A proven New Jersey employment law source makes the following important point concerning workplace discrimination targeting a prospective or current worker’s disability.
It sadly notes that many employers “cannot look past a person’s impairment, and only see “can’t” or “cost.””
That is both unfair and unfortunate.
Moreover, it also spells this: flatly unlawful conduct aimed at a select employment demographic that is rightly afforded protection under powerful federal and state laws.
Potent legislation that safeguards disabled workers
A New Jersey employer that treats a disabled worker in an illegal manner runs squarely into statutory legislation that firmly prohibits such conduct.
And it is law with teeth, as noted in the above source’s reference to the federal Americans With Disabilities Act and New Jersey Law Against Discrimination, respectively. Those enactments “prohibit employers from discriminating against people solely on the basis of their physical or mental disability.”
That ban comes with this caveat, which is notably narrow: Disparate treatment might in some instances be unobjectionable, but never in the event that a targeted worker generally meets the criteria/requirements of a job listing.
That’s only fair from a workers’ perspective, no? Legions of individuals spanning the country have a physical or mental impairment that does not preclude them from doing quality work per stated company directives.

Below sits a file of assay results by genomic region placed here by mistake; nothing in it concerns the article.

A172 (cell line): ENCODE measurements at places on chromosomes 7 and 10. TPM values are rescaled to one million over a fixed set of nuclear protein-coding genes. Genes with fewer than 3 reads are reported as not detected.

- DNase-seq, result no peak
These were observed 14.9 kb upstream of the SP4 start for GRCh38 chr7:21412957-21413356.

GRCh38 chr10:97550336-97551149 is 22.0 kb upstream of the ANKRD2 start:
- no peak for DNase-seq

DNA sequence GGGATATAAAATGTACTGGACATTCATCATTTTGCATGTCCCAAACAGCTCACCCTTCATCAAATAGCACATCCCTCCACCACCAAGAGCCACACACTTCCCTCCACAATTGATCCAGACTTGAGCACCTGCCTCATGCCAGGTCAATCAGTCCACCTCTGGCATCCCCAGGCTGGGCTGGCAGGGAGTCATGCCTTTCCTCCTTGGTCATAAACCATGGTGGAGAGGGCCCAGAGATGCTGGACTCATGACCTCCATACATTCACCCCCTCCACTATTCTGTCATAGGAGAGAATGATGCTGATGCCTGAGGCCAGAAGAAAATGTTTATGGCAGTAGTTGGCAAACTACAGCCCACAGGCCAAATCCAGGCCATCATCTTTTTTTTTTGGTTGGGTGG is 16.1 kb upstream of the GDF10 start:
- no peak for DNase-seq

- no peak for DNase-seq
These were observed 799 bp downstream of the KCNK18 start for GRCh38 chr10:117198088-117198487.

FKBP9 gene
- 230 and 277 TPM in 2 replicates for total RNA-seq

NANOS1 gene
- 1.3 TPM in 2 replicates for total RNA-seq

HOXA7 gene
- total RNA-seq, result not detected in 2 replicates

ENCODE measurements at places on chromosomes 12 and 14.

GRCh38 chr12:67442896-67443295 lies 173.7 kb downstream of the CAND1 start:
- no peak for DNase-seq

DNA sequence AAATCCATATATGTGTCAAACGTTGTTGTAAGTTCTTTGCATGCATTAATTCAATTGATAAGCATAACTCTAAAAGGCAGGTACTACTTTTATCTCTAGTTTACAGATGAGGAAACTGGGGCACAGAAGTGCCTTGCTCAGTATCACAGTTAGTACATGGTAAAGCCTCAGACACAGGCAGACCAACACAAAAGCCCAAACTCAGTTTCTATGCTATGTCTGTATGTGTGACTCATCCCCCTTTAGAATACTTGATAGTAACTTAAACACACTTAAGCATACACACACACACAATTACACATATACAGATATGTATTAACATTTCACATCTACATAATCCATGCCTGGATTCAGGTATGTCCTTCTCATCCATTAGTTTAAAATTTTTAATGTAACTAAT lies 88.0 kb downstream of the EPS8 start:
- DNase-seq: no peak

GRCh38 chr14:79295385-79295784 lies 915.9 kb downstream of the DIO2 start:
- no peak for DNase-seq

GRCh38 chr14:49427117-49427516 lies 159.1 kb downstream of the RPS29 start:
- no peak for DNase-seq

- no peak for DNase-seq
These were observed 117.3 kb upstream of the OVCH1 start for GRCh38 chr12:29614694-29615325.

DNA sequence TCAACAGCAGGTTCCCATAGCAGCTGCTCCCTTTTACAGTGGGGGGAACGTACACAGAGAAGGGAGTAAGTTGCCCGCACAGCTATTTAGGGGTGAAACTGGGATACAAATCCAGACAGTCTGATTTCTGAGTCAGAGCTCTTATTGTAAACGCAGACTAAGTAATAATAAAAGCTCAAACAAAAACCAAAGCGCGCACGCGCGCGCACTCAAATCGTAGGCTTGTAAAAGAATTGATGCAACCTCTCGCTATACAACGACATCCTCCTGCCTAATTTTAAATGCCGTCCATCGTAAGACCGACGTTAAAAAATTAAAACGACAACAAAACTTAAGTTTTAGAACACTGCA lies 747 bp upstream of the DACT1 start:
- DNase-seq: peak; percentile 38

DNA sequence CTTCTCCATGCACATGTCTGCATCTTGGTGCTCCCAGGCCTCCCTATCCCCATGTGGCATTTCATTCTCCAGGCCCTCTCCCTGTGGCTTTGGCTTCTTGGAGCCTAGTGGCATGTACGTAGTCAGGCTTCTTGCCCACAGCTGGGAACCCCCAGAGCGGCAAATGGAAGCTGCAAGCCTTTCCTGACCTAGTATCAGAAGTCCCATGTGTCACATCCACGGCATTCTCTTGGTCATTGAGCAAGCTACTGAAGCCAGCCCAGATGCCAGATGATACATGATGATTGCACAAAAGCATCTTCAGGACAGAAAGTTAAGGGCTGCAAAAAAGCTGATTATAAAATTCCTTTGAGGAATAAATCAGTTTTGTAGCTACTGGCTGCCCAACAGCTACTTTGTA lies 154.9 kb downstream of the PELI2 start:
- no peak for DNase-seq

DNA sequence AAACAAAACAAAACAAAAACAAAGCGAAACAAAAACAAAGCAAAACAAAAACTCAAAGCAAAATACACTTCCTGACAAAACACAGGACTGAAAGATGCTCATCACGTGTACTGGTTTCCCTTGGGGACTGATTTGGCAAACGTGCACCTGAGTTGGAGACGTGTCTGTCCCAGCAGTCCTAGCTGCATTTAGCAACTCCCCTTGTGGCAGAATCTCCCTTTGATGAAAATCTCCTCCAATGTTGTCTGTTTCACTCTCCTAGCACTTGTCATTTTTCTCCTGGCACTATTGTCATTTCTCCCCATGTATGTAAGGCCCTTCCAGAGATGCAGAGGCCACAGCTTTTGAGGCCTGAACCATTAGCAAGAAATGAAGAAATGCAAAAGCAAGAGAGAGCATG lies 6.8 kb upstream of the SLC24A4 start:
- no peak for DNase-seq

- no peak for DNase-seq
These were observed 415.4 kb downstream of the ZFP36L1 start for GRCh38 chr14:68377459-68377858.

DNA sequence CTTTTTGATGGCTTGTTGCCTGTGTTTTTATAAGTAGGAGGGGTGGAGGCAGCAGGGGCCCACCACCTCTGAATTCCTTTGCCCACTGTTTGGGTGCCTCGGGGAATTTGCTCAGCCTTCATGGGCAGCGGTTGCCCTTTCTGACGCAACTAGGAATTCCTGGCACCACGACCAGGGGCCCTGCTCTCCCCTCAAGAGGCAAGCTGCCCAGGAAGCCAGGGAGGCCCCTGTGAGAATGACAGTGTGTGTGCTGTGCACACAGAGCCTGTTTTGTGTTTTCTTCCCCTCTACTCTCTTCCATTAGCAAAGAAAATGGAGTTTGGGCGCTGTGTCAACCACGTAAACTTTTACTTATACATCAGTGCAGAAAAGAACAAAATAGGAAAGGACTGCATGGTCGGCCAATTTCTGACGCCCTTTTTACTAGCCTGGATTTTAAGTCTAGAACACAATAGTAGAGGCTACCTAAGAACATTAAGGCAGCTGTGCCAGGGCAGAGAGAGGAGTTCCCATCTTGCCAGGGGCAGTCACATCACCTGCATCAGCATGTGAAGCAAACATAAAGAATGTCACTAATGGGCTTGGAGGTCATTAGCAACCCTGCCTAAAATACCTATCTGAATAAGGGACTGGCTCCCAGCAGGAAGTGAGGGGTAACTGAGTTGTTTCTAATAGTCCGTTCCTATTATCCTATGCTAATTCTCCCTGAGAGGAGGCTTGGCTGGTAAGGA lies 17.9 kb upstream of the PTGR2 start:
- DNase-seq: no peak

All they ask is this: a fair and equal chance to prove it, which is often easily secured when company principals employ a meet-halfway mindset and policies.
ADA and LAD anchor: “reasonable” accommodation
Both the federal and New Jersey laws cited above set forth a “reasonable” accommodation test that courts are guided by in workplace disability discrimination cases.
The aforementioned employment law source duly stresses a kind of slippery slope regarding accommodation. It states that it can be “somewhat open to interpretation.”
Notwithstanding that, though, proven pro-employee attorneys are amply able to gauge reasonableness, especially given the onus placed upon employers to engage in good faith with a disabled job candidate or worker concerning accommodations.
Here’s the legal bottom line concerning an accommodation that is reasonable and can be offered by a company: If those parameters can be met, and there is no proof of undue burden imposed on an employer, there is no wiggle room. The accommodation MUST be offered.
Disabled individuals who can work have a legal right to do so. When they are denied the opportunity, they can turn for forceful legal help and a meaningful remedy to an experienced employment law legal team.